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Old 11-13-2018, 12:00 AM   #12
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.... So I'm guessing that the standard gasser 350 is "derated" - and "derated" even below the 9,900 GVWR package, or else why would there be a 10,000/9,900 GVWR package option? ?????...

It’s actually more capable than 10,000/9,900 lbs. That package lowers the registered GWVR for registration/licensing (depending on region) purposes. For example, here in Ontario, things get into a real grey area if the vehicle’s GWR is over 4500 kg. The 9,900 downgrade package puts me under that limit. My truck’s actual capability is like 400 or so lbs more than what my sticker says.

A F350, would be like 1600 or so lbs more actual capability than what my sticker says.
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Old 11-13-2018, 06:50 AM   #13
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Just curious as to why get the manual transmission and give up almost 300 pounds torque (and 1,000 pounds tow capacity) with the de-rated Cummins.
It's what I wanted! I absolutely LOVE it, and coming from a previous 2016 2500, I absolutely hate thier Auto.. So G56.. Perfect! You only get the big torque with the Aisin anyway, the 68 is only rated at 800 lbs, which is what most people get. And nearly 700 Lbs is Perfect behind the g56.. the transmission gearing is a tad lower, and you have less parasetic loss through it compared to the auto so it al kinda evens out.. Oh.. I REALLLLY wanted one, but I said that already!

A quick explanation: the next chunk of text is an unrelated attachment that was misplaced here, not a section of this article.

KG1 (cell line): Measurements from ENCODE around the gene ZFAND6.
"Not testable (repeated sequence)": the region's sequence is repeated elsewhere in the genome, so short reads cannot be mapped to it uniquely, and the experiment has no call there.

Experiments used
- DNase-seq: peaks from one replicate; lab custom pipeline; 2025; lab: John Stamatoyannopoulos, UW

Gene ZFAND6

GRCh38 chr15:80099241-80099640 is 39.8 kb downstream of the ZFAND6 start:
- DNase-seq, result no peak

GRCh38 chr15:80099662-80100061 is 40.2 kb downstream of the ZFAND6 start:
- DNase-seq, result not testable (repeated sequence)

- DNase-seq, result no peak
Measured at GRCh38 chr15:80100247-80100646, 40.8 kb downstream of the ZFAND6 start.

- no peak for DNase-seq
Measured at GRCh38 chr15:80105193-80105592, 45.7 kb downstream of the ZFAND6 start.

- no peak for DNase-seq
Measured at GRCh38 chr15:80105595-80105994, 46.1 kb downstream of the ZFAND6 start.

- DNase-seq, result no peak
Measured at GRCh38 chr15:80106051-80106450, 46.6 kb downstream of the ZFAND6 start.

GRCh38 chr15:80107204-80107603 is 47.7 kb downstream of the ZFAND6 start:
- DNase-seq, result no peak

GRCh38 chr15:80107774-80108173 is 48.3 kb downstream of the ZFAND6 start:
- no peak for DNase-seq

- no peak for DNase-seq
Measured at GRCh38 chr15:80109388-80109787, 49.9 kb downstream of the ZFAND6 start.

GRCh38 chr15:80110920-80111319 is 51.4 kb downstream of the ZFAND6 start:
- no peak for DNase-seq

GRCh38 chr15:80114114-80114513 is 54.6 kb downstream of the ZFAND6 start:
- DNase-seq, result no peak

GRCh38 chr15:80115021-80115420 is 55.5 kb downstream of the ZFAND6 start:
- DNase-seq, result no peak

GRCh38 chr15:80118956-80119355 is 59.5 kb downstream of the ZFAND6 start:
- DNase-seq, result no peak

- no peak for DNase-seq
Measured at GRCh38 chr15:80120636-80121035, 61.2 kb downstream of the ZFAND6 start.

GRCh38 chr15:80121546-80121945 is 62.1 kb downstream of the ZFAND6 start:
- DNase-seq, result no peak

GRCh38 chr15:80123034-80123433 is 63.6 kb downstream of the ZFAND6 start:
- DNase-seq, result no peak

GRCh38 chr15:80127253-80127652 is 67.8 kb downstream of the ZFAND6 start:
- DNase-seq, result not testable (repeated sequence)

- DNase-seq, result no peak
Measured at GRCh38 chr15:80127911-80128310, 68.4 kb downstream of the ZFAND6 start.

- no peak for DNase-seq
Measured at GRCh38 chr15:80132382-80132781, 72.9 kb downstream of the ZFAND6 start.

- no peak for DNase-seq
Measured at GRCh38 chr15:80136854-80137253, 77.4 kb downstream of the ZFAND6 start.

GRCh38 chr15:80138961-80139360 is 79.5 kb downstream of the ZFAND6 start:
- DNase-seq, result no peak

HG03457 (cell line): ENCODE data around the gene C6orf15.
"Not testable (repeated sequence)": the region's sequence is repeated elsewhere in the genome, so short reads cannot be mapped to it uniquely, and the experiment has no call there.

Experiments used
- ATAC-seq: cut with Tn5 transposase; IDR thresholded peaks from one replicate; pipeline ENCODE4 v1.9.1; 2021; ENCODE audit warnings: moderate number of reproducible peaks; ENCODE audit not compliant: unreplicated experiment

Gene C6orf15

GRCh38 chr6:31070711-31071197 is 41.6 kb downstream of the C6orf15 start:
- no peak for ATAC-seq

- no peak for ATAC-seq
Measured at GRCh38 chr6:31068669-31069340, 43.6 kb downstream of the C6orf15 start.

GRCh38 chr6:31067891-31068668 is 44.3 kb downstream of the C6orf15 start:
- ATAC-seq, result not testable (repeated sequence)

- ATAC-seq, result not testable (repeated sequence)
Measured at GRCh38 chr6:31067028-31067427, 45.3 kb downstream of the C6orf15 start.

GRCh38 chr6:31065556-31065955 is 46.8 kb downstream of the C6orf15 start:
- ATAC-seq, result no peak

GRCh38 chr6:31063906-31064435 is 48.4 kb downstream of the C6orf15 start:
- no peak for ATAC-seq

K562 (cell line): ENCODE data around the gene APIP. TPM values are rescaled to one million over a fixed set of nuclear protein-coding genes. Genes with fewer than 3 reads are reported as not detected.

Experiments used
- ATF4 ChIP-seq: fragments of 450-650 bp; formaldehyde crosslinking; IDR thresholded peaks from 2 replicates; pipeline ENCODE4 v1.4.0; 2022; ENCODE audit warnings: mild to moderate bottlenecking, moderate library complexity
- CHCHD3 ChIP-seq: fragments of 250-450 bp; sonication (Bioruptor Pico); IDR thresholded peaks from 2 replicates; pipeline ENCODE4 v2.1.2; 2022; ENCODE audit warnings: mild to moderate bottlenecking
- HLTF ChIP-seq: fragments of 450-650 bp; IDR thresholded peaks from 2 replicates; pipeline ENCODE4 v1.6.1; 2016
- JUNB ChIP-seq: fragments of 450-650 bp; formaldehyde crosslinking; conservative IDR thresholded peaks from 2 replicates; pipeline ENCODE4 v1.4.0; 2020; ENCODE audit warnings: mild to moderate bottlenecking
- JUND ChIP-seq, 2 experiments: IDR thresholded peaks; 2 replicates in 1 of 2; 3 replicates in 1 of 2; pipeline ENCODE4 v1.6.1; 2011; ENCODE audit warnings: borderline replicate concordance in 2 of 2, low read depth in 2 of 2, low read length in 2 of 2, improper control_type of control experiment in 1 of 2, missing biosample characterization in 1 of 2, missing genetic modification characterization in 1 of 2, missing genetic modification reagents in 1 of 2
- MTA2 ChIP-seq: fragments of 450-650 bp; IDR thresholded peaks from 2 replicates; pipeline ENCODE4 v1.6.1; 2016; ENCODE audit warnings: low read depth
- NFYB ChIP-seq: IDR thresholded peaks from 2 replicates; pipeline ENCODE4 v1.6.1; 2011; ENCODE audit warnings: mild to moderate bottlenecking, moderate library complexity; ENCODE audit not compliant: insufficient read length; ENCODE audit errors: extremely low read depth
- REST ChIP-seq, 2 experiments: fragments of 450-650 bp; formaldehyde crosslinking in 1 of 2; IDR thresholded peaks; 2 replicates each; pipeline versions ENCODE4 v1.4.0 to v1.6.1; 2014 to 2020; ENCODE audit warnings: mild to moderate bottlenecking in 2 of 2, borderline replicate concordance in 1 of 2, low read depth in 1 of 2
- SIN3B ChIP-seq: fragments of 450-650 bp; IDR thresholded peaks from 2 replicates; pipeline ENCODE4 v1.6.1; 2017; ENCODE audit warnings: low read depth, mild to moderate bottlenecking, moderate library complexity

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Old 11-13-2018, 07:31 AM   #14
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Not true depends on which truck you get.

The release of the 2017 SuperDuty brought about some revisions to the axles in order to support the additional power and towing capacity compared to the previous 2011-2016 model year generation. Up front, its basically unchanged with the use of a 35 spline Super Dana 60. Out back, however, there are several variations depending on the capacity of the truck. For those with an F-250, there are two axles that could be residing under your bed. If your truck is equipped with the Heavy Duty Tow Package, you've got a Dana M275 featuring a 10.8" ring gear. For those F-250's without the HD Tow Package, you'll have the tried and true Sterling 10.5 that has been used for years, still featuring a 10.5" ring gear. Moving from there, the F-350 Single Rear Wheel (SRW) models are equipped with the same Dana M275 as the properly equipped 250's. Next, Dual Rear Wheel (DRW) F-350 and F-450's are bumped to a Dana M300 with a massive 11.8" ring gear. The 10.5" has 35 spline axles, where the M275 has 36 splines, and the M300 boasts 37 splines. From the factory, these housings were typically stuffed with the popular 3.31 ratio, but also had options for 3.55, 3.73, or 4.30 ratios.
So my 2016 F-250 with the camper and snow plow packages has the same axles as the 2016 F-350? I know that the snow plow package gives me beefier springs in the front but I’m not sure about what the camper package gives you for suspension upgrades on the rear. Is it just an extra leaf spring that’s the only difference? The specs I’ve found online from Ford suggest that the axles are the same but I can’t find anything from Ford that says the extra leaf spring is the only difference. Is there a source online you can point me to? If its truly just the extra leaf spring, is it better to add the extra leaf or add something like Timbrens?

Kaadk mentioned the 9900# for registration purposes. That’s probably true unless your dealer’s salesperson here in Ontario insists on registering the truck for a Registered Gross Weight (RGW) to cover your expected combined weight. I didn’t realize it until after the sale that I had to pay extra for an inspection sticker and would need annual inspections at that RGW. So the next year when I renewed the plate sticker I had it de-rated on the registration down to the 9900# it says on the door sticker.